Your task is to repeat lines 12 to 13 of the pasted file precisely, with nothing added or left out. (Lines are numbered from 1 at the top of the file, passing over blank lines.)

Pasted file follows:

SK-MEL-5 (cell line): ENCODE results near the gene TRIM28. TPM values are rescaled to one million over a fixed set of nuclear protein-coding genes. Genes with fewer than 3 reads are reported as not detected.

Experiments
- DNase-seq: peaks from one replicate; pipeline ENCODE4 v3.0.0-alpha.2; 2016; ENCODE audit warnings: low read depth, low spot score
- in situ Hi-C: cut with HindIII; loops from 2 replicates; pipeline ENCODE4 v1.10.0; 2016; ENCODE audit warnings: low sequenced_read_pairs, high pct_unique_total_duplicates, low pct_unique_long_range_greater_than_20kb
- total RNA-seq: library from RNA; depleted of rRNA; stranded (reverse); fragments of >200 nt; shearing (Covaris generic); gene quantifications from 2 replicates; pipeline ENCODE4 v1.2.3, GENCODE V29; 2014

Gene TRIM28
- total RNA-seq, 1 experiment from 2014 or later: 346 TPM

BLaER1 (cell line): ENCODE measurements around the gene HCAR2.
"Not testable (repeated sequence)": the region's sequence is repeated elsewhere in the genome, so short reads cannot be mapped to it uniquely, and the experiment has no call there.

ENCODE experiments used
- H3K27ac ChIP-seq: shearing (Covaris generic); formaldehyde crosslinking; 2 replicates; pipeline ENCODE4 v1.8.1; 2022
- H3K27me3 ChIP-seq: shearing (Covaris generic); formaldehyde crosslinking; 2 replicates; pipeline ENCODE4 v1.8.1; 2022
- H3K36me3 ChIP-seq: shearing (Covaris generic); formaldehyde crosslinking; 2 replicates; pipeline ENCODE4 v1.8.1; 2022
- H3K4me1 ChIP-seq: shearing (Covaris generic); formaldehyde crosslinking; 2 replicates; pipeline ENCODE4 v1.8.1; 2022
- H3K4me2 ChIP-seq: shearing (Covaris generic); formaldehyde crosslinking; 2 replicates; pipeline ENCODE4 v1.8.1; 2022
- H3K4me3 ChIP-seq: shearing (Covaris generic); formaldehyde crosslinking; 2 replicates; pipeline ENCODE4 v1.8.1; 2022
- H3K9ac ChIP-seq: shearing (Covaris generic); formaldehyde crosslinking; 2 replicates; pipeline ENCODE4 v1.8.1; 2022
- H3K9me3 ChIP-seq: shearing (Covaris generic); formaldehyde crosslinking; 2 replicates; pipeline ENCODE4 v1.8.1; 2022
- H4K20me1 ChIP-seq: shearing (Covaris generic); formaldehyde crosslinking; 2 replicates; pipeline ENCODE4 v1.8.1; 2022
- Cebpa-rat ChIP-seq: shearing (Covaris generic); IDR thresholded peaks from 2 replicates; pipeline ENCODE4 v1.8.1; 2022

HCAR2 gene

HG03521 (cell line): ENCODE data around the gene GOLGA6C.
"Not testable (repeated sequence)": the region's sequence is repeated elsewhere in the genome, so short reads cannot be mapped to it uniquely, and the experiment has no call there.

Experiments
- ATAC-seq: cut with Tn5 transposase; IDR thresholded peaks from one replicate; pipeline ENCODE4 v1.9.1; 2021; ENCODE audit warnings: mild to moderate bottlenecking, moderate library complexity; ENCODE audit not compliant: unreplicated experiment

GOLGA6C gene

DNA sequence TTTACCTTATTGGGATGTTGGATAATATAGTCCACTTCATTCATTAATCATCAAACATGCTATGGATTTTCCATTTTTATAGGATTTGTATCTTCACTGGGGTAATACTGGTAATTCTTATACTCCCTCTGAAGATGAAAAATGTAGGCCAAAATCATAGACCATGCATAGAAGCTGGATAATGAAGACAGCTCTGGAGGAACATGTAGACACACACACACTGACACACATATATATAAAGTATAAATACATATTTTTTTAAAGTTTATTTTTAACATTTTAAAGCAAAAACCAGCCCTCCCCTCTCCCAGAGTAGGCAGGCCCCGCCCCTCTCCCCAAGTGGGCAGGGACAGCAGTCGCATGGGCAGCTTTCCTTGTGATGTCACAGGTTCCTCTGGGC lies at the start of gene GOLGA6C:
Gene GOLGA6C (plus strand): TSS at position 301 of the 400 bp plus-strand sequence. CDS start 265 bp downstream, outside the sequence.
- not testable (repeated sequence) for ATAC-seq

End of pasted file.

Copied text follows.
- H3K27me3 ChIP-seq: shearing (Covaris generic); formaldehyde crosslinking; 2 replicates; pipeline ENCODE4 v1.8.1; 2022
- H3K36me3 ChIP-seq: shearing (Covaris generic); formaldehyde crosslinking; 2 replicates; pipeline ENCODE4 v1.8.1; 2022